The following study was done at the request of S.E.S.R.A to get a real world and 
documented analysis of the effects of traction products on the overall issue of snowmobile safety.  S.E.S.R.A. had absolutely no influence on either the manner in which this study was conducted, or the opinions derived by this author through the study conducted.  
 
 
SCRAPED/HARD PACKED/ICY ROAD STUDDED V. NON-STUDDED TRACK
TEST MACHINES:  STOCK 1997 500 cc 
2 CYLINDER 
LIQUID COOLED 

STUD SET-UP:  144    .875" 
 

Even with the error factoring range, the effect of a studded track here is significant in terms stopping.
As expected, the testing showed that the main effectiveness in enhancement to overall snowmobile safety generated by properly designed and installed traction products occurs on icy surfaces. For this reason, an elevated focus was generated with regard to analyzing the relative mining and stopping ability of snowmobiles equipped with traction products on ice, as opposed to snowmobiles without traction' products installed. The ice testing was done on a small lake located in Whiteport, New York.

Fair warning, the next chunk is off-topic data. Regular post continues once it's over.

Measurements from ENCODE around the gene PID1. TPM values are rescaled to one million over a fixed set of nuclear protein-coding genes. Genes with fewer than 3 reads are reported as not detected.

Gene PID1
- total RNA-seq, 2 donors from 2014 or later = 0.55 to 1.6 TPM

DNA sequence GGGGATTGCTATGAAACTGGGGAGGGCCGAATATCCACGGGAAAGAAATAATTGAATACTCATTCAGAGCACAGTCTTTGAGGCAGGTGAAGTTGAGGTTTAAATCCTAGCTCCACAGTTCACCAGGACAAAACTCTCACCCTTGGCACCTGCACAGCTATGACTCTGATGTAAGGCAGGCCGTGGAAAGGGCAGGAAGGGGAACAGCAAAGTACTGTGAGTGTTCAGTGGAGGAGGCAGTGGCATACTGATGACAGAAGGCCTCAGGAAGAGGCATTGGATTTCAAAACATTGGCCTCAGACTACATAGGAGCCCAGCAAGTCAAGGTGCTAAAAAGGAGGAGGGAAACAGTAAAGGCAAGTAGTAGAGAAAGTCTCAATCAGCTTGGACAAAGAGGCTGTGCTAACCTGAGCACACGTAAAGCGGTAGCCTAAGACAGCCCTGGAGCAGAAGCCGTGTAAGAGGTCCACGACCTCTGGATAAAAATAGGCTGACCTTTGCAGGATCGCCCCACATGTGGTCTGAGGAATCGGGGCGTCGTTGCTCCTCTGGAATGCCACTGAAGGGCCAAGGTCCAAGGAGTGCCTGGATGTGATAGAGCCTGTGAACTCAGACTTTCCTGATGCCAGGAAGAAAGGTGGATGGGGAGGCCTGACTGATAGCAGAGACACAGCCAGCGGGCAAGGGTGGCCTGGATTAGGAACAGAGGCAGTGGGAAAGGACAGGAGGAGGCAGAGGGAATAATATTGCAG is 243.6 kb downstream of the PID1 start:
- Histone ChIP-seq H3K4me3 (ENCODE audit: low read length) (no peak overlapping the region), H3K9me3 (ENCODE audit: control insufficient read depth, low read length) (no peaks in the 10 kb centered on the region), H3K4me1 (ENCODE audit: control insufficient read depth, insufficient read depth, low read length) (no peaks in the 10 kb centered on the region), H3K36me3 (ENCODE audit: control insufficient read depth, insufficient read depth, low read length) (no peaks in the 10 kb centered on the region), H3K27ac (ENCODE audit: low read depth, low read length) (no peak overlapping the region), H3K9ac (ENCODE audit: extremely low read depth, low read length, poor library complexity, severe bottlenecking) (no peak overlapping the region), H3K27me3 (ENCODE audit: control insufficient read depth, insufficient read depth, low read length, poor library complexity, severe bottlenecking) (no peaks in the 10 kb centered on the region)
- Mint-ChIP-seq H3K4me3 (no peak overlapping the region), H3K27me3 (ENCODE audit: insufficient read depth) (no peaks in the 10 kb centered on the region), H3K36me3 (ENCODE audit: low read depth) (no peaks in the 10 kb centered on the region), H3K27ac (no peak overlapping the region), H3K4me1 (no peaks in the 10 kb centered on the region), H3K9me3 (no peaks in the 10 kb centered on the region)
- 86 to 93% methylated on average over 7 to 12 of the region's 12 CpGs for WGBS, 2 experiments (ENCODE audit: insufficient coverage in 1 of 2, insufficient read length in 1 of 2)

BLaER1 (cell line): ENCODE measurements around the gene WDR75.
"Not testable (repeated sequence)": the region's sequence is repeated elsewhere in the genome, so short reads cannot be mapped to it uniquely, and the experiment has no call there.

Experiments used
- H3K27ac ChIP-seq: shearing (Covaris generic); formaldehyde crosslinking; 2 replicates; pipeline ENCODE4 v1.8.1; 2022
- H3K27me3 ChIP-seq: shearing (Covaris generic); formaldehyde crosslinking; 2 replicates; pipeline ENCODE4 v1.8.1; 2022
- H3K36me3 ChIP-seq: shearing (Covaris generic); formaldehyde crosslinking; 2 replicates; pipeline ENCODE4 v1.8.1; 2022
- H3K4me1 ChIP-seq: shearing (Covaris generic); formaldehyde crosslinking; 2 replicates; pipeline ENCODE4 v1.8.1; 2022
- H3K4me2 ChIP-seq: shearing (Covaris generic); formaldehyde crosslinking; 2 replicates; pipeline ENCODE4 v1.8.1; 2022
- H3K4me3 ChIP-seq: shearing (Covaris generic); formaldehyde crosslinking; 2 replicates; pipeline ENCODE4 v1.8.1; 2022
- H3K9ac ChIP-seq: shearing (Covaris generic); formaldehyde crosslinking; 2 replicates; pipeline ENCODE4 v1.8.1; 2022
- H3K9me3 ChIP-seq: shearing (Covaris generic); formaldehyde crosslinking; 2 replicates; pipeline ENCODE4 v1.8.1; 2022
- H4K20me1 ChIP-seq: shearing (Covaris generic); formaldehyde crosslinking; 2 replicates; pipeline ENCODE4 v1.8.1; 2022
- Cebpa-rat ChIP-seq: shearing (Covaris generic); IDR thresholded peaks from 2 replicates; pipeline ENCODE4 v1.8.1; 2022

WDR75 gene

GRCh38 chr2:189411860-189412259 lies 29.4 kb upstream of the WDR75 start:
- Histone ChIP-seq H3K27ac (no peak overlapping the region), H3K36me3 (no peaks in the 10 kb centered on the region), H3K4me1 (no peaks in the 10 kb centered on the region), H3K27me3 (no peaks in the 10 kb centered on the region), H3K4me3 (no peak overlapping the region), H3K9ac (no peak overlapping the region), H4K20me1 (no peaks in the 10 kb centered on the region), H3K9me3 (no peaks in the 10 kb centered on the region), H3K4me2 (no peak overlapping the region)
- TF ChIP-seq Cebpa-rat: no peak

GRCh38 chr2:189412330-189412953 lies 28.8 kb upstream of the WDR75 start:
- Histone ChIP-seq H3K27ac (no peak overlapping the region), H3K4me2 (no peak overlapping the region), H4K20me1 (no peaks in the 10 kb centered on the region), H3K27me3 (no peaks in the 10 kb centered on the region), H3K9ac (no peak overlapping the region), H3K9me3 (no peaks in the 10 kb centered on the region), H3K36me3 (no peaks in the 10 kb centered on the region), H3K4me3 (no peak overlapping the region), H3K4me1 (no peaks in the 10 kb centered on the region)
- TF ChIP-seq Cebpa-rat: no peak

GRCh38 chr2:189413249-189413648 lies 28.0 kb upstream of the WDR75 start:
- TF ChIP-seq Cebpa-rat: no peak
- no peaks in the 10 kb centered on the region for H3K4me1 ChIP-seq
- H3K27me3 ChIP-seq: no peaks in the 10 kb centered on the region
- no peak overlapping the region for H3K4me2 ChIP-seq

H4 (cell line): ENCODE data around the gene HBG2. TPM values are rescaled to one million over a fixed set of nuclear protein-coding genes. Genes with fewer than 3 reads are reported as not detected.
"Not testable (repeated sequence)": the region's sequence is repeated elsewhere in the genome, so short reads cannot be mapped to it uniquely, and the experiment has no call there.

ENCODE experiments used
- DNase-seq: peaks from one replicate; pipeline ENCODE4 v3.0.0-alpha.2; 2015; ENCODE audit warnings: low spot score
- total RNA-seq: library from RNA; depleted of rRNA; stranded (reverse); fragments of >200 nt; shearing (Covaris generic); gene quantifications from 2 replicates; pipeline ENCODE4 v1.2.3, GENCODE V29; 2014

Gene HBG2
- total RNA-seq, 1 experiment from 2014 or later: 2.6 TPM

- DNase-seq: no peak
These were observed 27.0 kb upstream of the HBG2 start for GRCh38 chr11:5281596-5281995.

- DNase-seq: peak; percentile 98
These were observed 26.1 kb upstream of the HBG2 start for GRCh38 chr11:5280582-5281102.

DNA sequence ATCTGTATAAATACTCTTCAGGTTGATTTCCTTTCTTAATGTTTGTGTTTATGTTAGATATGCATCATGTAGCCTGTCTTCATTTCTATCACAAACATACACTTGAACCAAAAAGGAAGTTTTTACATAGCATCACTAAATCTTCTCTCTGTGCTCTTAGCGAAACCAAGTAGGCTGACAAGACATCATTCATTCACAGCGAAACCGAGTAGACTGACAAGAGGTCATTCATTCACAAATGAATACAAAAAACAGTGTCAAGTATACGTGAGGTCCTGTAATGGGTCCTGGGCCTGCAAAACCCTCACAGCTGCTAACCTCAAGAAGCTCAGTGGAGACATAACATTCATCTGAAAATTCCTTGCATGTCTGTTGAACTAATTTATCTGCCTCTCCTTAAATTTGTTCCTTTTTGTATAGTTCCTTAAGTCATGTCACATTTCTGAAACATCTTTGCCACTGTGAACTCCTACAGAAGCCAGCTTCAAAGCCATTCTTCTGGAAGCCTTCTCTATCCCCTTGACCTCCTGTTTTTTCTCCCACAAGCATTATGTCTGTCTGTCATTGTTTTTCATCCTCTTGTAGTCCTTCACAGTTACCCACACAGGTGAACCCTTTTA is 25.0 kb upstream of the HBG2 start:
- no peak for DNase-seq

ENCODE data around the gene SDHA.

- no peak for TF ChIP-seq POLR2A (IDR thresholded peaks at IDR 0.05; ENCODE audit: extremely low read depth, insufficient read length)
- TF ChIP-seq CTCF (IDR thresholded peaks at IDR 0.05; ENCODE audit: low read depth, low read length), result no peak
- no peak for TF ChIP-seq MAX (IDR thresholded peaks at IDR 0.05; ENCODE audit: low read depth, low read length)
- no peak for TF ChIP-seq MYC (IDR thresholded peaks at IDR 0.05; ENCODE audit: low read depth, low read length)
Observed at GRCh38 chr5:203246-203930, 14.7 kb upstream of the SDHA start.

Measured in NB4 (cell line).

TESTING ON THIN ICE
Three similar type machines were used with the only track set up difference being one machine studs extending over the track lug 1/8", the next machine having traction studs track lug 1/4" and the third machine having traction studs extending over the track lug 3/8”.  The first tests were done with a fourth snowmobile that had no traction studs at all and the available friction was simply not enough to trip the accelerometer on the unit utilized. In essence, friction of .05 is utilized for a non studded snowmobile track sliding over ice. This obviously can vary somewhat due to temperature and actual condition of the ice.  The Three test machines were originally equipped with 192 picks and a series of skid tests were performed.  Picks were then removed in 16 pick increments down to a total of 96 picks. The following table shows the average deceleration factors that were generated under these conditions. 
 
LAKE ICE FRICTION TABLE
NUMBER OF PICKS EXTENSION OVER LUG AVERAGE
  1/8" 1/4" 3/8"  
192 .36 .45 .39 .4
176 .32 .43 .39 .38
160 .3 .44 .4 .38
144 .32 .42 .38 .37
128 .29 .4 .4 .36
112 .27 .4 .38 .35
96 .24 .32 .37 .31
COLLISION RESEARCH LTD.   P.O. BOX 281  TILLSON, NY 12486  (914) 658-9042